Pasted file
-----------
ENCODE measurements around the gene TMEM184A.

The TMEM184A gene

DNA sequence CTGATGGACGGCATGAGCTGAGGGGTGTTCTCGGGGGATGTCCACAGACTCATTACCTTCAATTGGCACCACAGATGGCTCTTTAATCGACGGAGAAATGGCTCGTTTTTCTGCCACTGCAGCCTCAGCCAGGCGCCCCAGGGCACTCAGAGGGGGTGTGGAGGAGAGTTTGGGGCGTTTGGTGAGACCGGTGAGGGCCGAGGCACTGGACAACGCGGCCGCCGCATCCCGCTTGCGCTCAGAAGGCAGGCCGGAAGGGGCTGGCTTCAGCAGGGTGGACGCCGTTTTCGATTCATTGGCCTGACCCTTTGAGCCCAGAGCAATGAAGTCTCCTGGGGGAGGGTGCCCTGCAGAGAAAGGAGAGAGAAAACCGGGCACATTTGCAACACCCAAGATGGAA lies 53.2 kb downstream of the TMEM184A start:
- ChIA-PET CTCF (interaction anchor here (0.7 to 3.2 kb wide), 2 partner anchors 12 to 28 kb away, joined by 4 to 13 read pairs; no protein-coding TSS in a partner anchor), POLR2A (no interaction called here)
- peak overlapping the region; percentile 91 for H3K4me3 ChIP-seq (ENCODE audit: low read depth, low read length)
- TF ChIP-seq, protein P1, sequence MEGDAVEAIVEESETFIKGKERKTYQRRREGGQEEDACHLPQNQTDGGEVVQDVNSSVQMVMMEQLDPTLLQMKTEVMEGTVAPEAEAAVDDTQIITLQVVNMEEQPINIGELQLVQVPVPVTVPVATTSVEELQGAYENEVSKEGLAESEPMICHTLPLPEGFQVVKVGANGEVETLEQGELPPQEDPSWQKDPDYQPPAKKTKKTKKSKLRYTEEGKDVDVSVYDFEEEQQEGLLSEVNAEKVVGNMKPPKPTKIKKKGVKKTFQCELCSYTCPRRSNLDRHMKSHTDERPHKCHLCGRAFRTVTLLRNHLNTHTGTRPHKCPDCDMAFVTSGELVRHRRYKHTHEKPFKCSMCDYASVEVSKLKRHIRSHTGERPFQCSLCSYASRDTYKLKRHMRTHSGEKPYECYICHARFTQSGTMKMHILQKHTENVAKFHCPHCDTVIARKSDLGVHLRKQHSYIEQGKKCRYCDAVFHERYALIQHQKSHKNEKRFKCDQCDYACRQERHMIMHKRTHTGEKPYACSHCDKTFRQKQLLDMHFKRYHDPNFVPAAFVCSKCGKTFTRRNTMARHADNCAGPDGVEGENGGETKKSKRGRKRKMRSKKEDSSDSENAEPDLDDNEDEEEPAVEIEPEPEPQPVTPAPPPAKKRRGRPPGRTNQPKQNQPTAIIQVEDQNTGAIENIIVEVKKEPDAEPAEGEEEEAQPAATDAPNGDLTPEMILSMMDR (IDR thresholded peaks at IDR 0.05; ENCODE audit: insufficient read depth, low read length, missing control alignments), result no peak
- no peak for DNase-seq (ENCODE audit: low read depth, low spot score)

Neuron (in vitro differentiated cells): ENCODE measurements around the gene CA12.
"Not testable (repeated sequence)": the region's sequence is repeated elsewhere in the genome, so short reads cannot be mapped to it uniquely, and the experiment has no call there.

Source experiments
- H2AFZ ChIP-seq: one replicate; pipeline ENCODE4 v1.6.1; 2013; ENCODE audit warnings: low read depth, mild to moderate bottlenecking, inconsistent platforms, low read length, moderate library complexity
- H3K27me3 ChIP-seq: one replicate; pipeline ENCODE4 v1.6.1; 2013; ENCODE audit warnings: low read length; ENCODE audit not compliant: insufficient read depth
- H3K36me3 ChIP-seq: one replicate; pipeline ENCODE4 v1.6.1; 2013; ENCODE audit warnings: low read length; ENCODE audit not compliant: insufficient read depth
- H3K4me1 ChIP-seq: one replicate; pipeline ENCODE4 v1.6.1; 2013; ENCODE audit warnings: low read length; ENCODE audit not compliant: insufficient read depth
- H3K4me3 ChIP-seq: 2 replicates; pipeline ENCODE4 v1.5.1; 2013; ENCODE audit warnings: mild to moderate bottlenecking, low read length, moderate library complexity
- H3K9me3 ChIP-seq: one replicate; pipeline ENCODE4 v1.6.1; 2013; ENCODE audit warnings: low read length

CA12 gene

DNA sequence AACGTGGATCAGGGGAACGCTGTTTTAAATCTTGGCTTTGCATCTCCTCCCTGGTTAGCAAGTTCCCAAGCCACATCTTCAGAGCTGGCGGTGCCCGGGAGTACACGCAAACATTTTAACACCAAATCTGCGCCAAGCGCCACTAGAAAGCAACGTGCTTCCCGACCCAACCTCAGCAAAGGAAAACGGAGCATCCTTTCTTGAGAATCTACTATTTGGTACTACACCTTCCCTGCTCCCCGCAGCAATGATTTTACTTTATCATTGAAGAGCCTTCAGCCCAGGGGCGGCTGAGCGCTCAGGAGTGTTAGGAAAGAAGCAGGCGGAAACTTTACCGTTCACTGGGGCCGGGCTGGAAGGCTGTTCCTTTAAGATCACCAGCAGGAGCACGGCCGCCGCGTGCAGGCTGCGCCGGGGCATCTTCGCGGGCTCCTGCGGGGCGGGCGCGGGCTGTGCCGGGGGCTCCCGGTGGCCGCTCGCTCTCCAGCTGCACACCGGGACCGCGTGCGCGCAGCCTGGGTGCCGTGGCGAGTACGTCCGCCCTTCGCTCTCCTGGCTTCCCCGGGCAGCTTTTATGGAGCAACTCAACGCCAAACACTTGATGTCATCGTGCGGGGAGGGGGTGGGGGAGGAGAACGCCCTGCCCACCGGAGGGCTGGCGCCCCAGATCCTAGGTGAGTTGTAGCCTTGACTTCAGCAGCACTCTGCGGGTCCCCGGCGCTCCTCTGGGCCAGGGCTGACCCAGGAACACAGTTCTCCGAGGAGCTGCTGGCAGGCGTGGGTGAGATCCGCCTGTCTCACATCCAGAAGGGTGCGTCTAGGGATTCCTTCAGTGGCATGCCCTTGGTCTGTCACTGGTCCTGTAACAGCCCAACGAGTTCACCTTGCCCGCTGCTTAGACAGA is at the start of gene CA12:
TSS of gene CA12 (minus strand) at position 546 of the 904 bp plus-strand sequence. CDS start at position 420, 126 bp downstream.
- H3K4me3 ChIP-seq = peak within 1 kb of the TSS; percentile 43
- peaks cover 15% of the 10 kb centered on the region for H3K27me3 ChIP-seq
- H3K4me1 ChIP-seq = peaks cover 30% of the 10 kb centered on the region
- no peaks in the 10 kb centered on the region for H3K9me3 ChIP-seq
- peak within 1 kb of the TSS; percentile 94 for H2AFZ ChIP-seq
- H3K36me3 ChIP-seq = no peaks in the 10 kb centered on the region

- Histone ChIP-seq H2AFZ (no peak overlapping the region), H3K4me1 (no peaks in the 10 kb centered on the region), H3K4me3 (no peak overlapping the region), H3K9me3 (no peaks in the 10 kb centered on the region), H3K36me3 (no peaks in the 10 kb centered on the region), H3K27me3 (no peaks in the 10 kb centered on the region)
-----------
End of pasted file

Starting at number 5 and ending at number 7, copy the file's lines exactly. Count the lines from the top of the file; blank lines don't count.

- peak overlapping the region; percentile 91 for H3K4me3 ChIP-seq (ENCODE audit: low read depth, low read length)
- TF ChIP-seq, protein P1, sequence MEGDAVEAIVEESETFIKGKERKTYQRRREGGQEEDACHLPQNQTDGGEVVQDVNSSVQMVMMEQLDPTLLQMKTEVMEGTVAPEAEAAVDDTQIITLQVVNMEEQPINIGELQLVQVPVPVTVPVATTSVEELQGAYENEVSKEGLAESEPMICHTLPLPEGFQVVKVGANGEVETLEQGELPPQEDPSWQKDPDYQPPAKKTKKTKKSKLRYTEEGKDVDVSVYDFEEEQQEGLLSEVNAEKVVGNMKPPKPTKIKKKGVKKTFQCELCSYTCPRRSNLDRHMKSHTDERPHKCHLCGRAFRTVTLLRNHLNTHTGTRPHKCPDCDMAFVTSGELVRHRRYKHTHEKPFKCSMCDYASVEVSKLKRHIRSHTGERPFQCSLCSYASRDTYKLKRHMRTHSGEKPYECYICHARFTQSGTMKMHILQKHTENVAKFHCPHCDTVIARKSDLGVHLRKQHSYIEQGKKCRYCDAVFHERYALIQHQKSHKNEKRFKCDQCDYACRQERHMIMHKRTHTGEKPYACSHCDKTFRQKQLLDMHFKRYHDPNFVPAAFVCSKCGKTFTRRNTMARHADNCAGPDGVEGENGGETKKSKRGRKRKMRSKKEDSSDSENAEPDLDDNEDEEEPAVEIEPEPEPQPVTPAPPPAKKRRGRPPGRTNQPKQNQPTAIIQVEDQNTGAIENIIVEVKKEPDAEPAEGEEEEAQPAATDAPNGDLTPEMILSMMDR (IDR thresholded peaks at IDR 0.05; ENCODE audit: insufficient read depth, low read length, missing control alignments), result no peak
- no peak for DNase-seq (ENCODE audit: low read depth, low spot score)